John Dewey: Great American Philosopher and Admirer of Henry George

John Dewey

No man, no graduate of a higher educational institution, has a right to regard himself as an educated man in social thought unless he has some first-hand acquaintance with the theoretical contribution of [Henry George].

~ John Dewey

By most accounts, John Dewey (1859-1952) was the most influential voice of educational reform in the nineteenth and twentieth centuries. Many of the tenets of modern educational philosophy stem from his theories on the experimental nature of human understanding and knowledge. During his lifetime, Dewey pioneered three inter-related philosophical movements: pragmatism, functional psychology, and progressive education. It is nearly impossible to enter classroom today and not find some remnant of Dewey’s philosophy in practice.

Given his substantial impact on the development of modern educational thought, it means something to note that Dewey greatly admired Henry George who he recognized as a world class social philosopher. “It would require less than the fingers of the two hands to enumerate those who from Plato down rank with [Henry George],” Dewey famously wrote.[1] While other academics shunned George as an outsider, Dewey appreciated George’s originality as well as his ability to draw important conclusions from firsthand observations and experiences. As Dewey noted,

There have been others who were emotionally stirred by social ills and who proposed glowing schemes of betterment, but who passed lightly over facts. It is the thorough fusion of insight into actual facts and forces, with recognition of their bearing upon what makes human life worth living, that constitutes Henry George one of the world’s great social philosophers.[2]

Dewey didn’t just admire George’s philosophical abilities, he also believed in the single tax. On April 28, 1933, Dewey delivered a radio address titled, “Steps to Economic Recovery,” in which he urged lawmakers to use George’s ideas to guide social and economic reform. “Go to the work of Henry George himself,” Dewey prodded, “and learn how many of the troubles from which society still suffers, and suffers increasingly, are due to the fact that a few have monopolized the land…”[3] In particular, Dewey pressed the nation’s economic “tinkerers” to shift the burden of taxation away from houses and buildings and onto the “socially produced annual value of land.”[4]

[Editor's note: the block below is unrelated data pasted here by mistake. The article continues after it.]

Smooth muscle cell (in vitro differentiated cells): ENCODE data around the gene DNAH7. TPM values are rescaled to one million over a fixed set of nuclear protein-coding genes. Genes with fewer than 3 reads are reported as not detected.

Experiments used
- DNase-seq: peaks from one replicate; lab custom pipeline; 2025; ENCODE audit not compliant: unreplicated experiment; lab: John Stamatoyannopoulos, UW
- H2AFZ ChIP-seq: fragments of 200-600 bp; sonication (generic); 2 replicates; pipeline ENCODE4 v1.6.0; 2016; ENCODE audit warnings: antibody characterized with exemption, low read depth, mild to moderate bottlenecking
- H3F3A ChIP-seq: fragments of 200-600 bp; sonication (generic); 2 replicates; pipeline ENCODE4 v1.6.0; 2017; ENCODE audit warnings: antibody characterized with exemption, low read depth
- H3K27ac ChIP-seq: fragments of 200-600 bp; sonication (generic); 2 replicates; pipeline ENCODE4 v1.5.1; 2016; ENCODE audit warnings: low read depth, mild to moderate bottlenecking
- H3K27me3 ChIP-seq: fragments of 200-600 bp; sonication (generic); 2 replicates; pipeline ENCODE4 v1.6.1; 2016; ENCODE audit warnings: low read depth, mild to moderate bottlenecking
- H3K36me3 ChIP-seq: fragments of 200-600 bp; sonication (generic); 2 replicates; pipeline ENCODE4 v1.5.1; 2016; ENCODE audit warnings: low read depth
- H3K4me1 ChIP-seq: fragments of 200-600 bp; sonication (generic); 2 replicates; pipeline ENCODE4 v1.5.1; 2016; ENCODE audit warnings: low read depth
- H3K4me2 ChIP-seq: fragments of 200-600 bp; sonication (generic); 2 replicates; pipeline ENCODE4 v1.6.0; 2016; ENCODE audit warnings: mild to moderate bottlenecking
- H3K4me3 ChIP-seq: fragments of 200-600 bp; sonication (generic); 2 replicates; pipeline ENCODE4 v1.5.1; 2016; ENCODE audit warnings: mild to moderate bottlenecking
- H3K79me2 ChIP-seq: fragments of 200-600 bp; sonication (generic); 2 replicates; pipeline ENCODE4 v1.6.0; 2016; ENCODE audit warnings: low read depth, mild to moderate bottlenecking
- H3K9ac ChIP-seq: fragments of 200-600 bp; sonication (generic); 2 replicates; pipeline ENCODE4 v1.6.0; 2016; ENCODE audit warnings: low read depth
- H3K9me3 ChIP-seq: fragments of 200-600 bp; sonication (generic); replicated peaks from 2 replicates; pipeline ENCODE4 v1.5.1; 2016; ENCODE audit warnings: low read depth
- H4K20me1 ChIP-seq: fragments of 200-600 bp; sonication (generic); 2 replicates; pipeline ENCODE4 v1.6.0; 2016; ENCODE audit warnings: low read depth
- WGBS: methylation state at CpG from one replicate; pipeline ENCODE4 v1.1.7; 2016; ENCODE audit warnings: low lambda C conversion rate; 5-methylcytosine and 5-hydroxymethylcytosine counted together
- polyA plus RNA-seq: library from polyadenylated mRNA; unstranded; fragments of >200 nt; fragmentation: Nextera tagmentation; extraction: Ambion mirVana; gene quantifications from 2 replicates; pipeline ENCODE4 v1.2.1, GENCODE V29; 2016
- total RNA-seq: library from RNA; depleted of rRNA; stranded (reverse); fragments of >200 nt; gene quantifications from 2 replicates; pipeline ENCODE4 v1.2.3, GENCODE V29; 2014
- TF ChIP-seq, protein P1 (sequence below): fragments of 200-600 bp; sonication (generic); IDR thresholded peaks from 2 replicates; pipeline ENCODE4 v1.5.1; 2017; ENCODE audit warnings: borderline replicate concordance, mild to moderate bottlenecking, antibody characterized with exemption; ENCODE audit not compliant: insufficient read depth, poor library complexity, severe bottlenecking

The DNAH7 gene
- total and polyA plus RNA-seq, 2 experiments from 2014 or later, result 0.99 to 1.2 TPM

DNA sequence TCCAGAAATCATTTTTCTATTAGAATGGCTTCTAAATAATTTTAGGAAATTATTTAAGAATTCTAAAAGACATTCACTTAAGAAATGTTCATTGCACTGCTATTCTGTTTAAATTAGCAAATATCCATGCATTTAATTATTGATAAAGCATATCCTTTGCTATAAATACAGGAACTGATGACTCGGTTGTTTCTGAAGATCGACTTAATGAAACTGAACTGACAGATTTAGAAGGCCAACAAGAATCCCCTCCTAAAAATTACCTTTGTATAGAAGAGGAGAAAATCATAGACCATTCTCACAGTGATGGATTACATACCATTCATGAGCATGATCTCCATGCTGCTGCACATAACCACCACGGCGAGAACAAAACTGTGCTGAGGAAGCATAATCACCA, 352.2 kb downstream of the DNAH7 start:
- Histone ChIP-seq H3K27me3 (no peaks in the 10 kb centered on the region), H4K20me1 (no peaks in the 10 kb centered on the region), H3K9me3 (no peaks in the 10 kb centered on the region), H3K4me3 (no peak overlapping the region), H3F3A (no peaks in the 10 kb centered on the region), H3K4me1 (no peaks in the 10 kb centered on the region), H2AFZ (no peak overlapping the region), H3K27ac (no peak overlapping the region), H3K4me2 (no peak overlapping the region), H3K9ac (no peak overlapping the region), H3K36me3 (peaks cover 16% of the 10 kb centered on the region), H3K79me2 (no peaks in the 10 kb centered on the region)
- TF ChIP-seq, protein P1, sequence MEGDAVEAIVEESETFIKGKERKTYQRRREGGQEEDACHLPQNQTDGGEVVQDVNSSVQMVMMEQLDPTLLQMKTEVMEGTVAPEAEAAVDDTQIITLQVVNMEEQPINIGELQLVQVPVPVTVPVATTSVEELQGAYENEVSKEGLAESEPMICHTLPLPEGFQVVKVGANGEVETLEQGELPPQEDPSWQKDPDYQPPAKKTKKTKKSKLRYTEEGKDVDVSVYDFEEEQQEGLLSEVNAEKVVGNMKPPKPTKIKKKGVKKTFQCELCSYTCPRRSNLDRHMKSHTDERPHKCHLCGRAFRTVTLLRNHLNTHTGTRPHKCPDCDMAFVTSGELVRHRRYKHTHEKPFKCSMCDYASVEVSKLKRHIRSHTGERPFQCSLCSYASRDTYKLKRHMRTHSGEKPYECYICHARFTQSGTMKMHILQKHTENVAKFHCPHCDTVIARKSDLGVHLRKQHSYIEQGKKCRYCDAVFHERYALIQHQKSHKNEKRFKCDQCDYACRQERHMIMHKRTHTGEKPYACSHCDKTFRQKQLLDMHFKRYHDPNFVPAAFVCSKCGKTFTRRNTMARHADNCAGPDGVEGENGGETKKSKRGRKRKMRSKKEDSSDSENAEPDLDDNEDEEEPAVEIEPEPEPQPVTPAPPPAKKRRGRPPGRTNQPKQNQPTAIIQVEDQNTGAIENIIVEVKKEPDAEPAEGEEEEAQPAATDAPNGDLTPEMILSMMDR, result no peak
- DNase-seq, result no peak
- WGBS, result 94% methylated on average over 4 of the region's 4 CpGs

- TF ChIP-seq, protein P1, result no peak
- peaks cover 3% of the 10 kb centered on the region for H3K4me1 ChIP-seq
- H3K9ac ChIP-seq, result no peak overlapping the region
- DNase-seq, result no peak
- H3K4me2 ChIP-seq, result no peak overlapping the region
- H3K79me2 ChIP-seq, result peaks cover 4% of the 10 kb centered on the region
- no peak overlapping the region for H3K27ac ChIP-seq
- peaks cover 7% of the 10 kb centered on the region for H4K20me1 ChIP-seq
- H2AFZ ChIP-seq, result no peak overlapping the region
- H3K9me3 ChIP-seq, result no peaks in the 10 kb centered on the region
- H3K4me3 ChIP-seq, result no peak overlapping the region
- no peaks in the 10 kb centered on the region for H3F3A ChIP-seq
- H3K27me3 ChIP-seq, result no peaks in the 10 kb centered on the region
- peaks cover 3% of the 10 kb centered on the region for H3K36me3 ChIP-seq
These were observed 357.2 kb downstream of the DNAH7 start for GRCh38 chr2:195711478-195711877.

Dewey’s deep appreciation of Henry George likely influenced his decision to endorse the educational program of Henry George School of Social Science, for which he was named honorary president in 1938. After visiting the School in the early 1940s, Dewey penned the following letter:

3204 - John Dewey Letter_1

This letter and other works by John Dewey can be found in Series One of the Henry George School of Social Science Collection.

[1] John Dewey, An Appreciation of Henry George. (New York: The Robert Schalkenbach Foundation, undated), 1.

[2] Ibid., 3.

[3] John Dewey, Steps to Economic Recovery. (New York: The Robert Schalkenbach Foundation, [1933]), 6.

[4] Ibid., 9.

One thought on “John Dewey: Great American Philosopher and Admirer of Henry George

  1. Most of my K-12 schooling was heavily influenced by Dewey’s ideas. I didn’t realize how good it was until I got to Harvard and its boring lectures. Dad, who was a Dewey graduate and Supt. of my High School, warned me that college teachers would not be as good as those I had known, but boy! Was he right! Military service saved me from more of the same, and I don’t recommend that kind of education either, but postwar I didn’t return to Harvard, but to Reed College, with its more Deweyite methods. Once you’ve tasted freedom it’s hard to return to regimentation.

Leave a Reply

Fill in your details below or click an icon to log in: Logo

You are commenting using your account. Log Out / Change )

Twitter picture

You are commenting using your Twitter account. Log Out / Change )

Facebook photo

You are commenting using your Facebook account. Log Out / Change )

Google+ photo

You are commenting using your Google+ account. Log Out / Change )

Connecting to %s